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What if the Principle of Least Action were different?

  1. Jan 25, 2016 #1
    What would the world be like if the Principle of Least Action were different? Let's say that it minimized a different quantity than KE - PE.

    EF Taylor et al argue that if the quantity minimized were KE + PE, physical systems would accelerate apart from one another. Here's their short articlet; they reach this conclusion about a third of the way through (147-149): http://www.eftaylor.com/pub/ForceEnergyPredictMotion.pdf

    What if PLA minimized KE/PE or KE * PE? What would the world look like in each case?

    (Of course, some people think the PLA is just a neat formalism. I'm not one of them.)
     
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  3. Jan 25, 2016 #2

    mfb

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    Did you derive the corresponding equations of motion? Then check what they would give as dynamics.
     
  4. Jan 25, 2016 #3

    Vanadium 50

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    I'm not sure you even get equations of motion, as neither KE/PE nor KE*PE have units of energy.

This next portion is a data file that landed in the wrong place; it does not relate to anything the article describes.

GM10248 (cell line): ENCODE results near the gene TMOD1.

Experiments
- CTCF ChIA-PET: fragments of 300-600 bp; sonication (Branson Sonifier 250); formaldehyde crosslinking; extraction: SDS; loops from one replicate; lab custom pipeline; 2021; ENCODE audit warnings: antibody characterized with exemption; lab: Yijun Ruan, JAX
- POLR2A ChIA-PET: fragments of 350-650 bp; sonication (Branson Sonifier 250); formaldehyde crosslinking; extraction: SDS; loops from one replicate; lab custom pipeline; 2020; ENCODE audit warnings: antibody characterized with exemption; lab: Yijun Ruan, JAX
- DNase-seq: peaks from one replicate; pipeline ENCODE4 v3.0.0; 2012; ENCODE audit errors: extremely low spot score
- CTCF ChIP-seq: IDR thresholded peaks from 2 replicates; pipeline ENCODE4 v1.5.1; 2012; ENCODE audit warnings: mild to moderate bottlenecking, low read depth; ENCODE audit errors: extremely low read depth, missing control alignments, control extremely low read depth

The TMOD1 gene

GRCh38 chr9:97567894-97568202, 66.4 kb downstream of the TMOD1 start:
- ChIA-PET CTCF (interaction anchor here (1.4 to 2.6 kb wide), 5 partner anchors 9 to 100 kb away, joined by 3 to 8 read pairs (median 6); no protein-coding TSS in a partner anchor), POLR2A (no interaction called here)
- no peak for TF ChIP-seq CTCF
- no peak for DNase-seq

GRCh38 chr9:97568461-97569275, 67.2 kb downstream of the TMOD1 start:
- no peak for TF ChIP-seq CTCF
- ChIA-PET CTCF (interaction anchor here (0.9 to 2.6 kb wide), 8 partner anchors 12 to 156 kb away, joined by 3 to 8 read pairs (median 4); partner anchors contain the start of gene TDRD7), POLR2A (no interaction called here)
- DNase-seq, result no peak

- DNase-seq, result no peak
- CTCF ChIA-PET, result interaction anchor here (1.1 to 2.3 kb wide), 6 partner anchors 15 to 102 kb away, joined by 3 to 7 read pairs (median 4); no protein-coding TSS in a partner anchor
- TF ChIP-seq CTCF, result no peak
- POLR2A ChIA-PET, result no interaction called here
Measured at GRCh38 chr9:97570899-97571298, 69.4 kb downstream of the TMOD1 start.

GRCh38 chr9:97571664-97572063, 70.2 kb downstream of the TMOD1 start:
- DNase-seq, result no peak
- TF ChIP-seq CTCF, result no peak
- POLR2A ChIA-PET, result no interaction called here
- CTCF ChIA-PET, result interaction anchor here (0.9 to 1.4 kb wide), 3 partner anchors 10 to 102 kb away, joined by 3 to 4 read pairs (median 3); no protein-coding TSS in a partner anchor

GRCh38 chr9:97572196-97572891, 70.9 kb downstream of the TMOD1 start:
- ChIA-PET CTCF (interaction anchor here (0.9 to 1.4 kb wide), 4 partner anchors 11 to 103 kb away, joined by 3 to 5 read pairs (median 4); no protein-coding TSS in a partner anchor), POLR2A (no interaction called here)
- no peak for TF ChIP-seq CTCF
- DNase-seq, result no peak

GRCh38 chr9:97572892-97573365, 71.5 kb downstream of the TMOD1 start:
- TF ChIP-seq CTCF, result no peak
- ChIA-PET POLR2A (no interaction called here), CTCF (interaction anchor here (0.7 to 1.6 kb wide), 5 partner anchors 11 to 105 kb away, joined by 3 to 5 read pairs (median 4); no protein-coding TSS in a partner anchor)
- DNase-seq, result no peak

5. Jan 25, 2016 #4

    mfb

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    You would need a principle of least energy-squared or scalar "action", but blindly appliying the rules for conventional physics should lead to some equations.
     
  6. Jan 25, 2016 #5

    Vanadium 50

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    You'll get something, but I don't think they'll necessarily be equations of motion - i.e. will not lead to an x(t).
     
  7. Jan 25, 2016 #6
    I dunno, but Greg Egan put a lot of work into figuring out what a world with an x^2+y^2+z^2+t^2 metric would be like. It's all on his web site under "orthogonal universe."

    "What if PLA minimized KE/PE or KE * PE?" You would have a hard row to hoe trying to get those units to make sense. My guess is that the action has to be a bilinear operator, otherwise things start to depend on choice of units and nothing makes sense.
     
  8. Jan 26, 2016 #7
    I'm not sure that we can say some set of units doesn't make sense just because they do not map to units that we understand well. In fact, one way to see the whole question is to take it as being about what the world would be like if the relevant units were different.

    " . . . blindly appliying the rules for conventional physics should lead to some equations."

    Let me try something like that, although not aiming to get equations of motion.

    If by hypothesis S = ∫Ldt, L=KE × PE, and δS = 0, then δ∫(KE × PE)dt = 0.

    So, if the rate of change of either KE or PE is 0, then in such a world either KE or PE is constant. What would the world be like if either KE or PE could not change? Could there be interactions in the sense that we know at all? Change (as we know it) would seem to be impossible in some sense.

    Again, if by hypothesis S = ∫Ldt, L=KE/PE, and δS = 0, then δ∫(KE/PE)dt = 0.

    So, the rate of change of